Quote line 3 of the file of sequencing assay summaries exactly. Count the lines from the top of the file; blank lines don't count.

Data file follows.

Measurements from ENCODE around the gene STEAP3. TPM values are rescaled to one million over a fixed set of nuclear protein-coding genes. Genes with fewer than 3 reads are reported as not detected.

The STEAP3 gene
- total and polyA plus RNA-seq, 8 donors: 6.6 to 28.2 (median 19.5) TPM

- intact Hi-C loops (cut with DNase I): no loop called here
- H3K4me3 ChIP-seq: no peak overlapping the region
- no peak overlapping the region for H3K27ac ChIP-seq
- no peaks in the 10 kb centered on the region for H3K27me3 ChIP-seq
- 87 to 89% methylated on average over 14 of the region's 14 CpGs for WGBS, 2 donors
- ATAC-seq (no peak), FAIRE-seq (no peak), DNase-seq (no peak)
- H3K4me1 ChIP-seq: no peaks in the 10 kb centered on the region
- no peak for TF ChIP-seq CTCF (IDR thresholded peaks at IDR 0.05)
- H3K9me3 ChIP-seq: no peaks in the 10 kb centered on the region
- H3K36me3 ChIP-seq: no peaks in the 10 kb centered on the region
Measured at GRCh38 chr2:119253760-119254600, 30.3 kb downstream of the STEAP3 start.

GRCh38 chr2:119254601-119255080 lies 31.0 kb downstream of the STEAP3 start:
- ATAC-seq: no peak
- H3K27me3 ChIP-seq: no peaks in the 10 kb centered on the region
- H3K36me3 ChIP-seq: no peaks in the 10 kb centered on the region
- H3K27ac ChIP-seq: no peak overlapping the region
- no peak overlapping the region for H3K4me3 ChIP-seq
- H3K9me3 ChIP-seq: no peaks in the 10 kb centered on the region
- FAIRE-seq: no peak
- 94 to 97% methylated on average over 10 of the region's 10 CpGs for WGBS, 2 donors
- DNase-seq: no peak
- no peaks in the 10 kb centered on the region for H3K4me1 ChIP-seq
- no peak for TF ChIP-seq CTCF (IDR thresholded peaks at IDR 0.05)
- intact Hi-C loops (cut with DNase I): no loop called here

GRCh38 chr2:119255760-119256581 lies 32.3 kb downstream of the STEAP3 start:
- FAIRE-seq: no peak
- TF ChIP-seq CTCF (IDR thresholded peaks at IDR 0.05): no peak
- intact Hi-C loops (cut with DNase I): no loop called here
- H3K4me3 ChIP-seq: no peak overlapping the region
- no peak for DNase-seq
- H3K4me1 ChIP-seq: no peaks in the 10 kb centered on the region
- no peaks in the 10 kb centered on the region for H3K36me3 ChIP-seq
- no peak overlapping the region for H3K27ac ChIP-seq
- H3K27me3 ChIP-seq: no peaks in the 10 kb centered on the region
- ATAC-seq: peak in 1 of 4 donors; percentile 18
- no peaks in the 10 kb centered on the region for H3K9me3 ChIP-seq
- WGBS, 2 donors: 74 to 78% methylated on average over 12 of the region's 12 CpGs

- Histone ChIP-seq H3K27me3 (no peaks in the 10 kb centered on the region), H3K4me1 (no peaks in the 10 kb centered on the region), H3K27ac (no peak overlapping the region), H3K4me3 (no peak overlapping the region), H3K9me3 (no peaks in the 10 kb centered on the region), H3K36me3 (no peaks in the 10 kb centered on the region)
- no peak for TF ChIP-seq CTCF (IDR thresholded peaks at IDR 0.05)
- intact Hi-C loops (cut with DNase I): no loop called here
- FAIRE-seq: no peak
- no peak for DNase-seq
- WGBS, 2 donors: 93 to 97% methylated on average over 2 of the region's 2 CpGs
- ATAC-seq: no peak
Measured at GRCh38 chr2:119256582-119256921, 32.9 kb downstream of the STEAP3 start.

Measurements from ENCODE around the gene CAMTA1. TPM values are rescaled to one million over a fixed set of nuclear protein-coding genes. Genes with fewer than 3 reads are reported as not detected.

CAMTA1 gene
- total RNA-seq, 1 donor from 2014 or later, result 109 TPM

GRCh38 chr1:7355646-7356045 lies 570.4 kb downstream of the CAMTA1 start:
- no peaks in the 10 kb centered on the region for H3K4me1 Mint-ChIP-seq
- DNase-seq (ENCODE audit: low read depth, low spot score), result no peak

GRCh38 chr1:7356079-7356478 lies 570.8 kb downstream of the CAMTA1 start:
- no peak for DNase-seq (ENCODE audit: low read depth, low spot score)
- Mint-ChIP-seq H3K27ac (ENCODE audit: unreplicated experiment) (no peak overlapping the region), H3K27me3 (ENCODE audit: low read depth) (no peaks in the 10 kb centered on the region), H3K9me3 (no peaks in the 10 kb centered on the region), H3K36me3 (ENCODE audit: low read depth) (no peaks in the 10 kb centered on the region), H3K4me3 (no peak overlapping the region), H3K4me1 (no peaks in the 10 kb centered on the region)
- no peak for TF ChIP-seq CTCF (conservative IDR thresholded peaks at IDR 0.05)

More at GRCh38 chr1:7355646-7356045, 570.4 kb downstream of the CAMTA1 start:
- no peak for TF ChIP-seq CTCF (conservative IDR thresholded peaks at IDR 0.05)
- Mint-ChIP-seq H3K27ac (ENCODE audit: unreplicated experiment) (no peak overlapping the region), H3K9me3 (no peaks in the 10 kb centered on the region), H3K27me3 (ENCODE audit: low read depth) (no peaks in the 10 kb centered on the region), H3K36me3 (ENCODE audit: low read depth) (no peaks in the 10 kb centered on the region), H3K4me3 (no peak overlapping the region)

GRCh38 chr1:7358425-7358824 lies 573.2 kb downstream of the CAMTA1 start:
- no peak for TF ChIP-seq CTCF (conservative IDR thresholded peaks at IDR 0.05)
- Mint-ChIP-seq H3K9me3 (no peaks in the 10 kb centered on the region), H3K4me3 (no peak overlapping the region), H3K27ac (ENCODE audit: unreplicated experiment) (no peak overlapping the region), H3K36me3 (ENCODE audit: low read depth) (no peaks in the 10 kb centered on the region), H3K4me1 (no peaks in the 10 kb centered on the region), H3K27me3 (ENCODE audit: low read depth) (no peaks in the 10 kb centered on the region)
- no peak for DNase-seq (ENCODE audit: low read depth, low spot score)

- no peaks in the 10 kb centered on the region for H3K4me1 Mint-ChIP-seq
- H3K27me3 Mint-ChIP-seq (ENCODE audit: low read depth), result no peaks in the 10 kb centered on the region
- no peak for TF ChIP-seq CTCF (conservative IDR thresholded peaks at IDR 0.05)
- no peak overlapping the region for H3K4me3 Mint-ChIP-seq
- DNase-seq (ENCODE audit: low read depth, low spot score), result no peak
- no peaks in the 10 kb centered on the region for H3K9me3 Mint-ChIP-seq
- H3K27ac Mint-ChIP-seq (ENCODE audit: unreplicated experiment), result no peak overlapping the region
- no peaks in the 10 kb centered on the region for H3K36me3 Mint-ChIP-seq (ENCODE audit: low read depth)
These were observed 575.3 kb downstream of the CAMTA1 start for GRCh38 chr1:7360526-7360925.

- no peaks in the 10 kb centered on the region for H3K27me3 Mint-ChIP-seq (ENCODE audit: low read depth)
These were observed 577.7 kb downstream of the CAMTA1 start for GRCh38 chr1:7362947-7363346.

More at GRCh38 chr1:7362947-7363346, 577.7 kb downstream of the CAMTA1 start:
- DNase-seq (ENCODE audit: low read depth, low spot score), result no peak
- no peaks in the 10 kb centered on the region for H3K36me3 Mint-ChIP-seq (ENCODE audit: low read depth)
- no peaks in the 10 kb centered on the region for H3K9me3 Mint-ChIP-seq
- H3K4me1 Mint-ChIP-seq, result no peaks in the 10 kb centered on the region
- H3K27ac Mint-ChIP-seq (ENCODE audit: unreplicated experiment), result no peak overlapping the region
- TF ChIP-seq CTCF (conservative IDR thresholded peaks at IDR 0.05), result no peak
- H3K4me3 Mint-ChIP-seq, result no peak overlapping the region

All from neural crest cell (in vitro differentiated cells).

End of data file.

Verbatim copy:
- total and polyA plus RNA-seq, 8 donors: 6.6 to 28.2 (median 19.5) TPM